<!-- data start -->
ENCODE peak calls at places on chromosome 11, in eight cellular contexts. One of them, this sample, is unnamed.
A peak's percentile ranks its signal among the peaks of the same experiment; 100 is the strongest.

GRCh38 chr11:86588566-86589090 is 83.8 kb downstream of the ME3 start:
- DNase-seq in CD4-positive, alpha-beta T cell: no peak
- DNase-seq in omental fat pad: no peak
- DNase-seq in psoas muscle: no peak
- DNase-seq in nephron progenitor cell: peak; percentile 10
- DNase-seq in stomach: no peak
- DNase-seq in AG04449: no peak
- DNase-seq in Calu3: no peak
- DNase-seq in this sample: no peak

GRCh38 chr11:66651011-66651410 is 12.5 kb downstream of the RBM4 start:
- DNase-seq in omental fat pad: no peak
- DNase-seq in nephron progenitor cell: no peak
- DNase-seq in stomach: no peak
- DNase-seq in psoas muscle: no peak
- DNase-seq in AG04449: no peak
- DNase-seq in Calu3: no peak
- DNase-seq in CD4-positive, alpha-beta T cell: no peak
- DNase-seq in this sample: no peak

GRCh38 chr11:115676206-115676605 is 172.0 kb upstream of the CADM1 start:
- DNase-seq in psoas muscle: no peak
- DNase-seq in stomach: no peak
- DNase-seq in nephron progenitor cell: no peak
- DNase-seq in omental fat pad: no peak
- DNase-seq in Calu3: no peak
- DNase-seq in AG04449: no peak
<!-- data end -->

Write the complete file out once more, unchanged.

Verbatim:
ENCODE peak calls at places on chromosome 11, in eight cellular contexts. One of them, this sample, is unnamed.
A peak's percentile ranks its signal among the peaks of the same experiment; 100 is the strongest.

GRCh38 chr11:86588566-86589090 is 83.8 kb downstream of the ME3 start:
- DNase-seq in CD4-positive, alpha-beta T cell: no peak
- DNase-seq in omental fat pad: no peak
- DNase-seq in psoas muscle: no peak
- DNase-seq in nephron progenitor cell: peak; percentile 10
- DNase-seq in stomach: no peak
- DNase-seq in AG04449: no peak
- DNase-seq in Calu3: no peak
- DNase-seq in this sample: no peak

GRCh38 chr11:66651011-66651410 is 12.5 kb downstream of the RBM4 start:
- DNase-seq in omental fat pad: no peak
- DNase-seq in nephron progenitor cell: no peak
- DNase-seq in stomach: no peak
- DNase-seq in psoas muscle: no peak
- DNase-seq in AG04449: no peak
- DNase-seq in Calu3: no peak
- DNase-seq in CD4-positive, alpha-beta T cell: no peak
- DNase-seq in this sample: no peak

GRCh38 chr11:115676206-115676605 is 172.0 kb upstream of the CADM1 start:
- DNase-seq in psoas muscle: no peak
- DNase-seq in stomach: no peak
- DNase-seq in nephron progenitor cell: no peak
- DNase-seq in omental fat pad: no peak
- DNase-seq in Calu3: no peak
- DNase-seq in AG04449: no peak